Trajectories of alcohol-related harm among young people [thesis]

Wing See Yuen
2022
In many high-income countries such as Australia, alcohol use has declined in young people since the early 2000s but there is conflicting evidence around reductions in alcohol-related harm. A key issue around quantifying alcohol-related harm is that different data sources can show vastly different patterns due to varying sample characteristics or methods of measurement. The studies comprising this thesis aimed to address these gaps by using a variety of data sources to examine: 1) trends in
more » ... reported harms across age, period, and birth cohort using national surveys (n=121,281); 2) developmental patterns of blackouts, a very common harm, and predictors of high-risk patterns in a recent birth cohort (n=1,821); 3) developmental transitions between different types of alcohol-related harm and predictor of high-risk patterns in a recent birth cohort (n=1,828); and 4) risk factors for experiencing clinical alcohol-related harm for the first time at a younger age and compare rates of subsequent harm by age at first experience of clinical harm in a linked cohort (n=10,300). Several notable findings were identified. National data indicate that alcohol-related risky behaviours are much less common in recent birth cohorts, though they continue to be most prevalent in young people. Males generally had twice the prevalence of risky behaviours compared to females, but with reduced effect among more recent birth cohorts. Longitudinal cohort data indicated that escalating experience of harms, particularly blackouts and psychosocial harms (e.g., getting into fights) increased risk of early adulthood alcohol use disorder symptoms. Females were at higher risk of experiencing physiological harms such as blackouts earlier in life compared to males. Finally, analyses of linked hospital service data indicated that females were at higher risk of accessing hospital services for an alcohol-related problem for the first time at a younger age. Younger people were more likely to have subsequent injury-related ED presentations but less like [...]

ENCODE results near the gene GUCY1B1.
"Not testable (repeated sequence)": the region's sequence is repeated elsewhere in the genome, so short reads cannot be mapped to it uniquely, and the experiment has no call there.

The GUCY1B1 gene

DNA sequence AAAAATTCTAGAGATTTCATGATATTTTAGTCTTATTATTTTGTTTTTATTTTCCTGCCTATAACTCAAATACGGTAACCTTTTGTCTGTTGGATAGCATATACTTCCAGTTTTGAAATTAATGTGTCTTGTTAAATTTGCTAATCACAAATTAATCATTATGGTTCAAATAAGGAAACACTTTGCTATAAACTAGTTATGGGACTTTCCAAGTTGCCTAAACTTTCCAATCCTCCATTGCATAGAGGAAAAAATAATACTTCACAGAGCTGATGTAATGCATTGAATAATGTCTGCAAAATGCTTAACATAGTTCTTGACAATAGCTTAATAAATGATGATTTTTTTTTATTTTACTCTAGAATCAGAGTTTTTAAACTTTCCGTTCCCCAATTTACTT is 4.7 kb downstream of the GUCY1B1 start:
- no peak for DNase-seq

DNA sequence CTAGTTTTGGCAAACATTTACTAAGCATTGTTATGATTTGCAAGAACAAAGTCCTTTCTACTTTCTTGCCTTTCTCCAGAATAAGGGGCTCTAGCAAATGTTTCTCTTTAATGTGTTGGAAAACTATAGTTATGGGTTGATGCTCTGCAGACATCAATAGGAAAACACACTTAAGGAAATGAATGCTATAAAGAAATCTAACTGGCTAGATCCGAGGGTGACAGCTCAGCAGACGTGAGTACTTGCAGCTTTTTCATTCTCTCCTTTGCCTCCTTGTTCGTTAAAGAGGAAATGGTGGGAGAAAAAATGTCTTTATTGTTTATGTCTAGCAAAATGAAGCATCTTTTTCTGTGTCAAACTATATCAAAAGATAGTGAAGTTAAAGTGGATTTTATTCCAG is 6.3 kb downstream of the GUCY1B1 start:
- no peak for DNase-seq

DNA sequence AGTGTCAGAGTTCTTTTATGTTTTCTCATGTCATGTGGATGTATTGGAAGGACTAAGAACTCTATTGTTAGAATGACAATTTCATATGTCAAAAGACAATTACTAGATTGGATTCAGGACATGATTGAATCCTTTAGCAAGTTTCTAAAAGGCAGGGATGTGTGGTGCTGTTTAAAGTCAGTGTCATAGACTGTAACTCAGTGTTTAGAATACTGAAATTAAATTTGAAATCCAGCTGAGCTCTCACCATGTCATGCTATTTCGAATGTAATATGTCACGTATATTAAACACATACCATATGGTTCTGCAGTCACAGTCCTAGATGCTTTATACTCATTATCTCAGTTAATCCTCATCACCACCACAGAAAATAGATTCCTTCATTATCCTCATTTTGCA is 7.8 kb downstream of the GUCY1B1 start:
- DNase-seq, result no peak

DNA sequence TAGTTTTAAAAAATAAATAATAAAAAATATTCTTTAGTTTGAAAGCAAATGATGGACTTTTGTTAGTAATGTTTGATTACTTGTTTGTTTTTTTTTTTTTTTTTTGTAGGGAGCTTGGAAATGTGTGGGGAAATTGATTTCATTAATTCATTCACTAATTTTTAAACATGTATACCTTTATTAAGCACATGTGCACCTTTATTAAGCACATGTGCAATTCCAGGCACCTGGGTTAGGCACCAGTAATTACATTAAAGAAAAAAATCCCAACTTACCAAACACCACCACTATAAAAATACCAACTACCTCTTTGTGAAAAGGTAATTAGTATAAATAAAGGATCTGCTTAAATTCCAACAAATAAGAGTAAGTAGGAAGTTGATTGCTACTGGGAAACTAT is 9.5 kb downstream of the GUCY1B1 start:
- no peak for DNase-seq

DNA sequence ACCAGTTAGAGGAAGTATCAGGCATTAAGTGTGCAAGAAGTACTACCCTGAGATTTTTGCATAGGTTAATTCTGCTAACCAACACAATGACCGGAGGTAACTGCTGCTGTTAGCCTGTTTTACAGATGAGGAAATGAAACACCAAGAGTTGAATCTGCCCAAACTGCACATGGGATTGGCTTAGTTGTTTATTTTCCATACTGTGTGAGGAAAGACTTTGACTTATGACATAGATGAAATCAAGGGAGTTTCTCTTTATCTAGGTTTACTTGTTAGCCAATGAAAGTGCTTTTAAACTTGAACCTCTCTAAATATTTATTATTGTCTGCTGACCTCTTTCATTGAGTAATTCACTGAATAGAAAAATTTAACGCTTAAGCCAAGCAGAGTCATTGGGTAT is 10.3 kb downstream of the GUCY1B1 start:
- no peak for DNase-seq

doi:10.26190/unsworks/24415 fatcat:deq7wnnblra73g3ef6xoyngine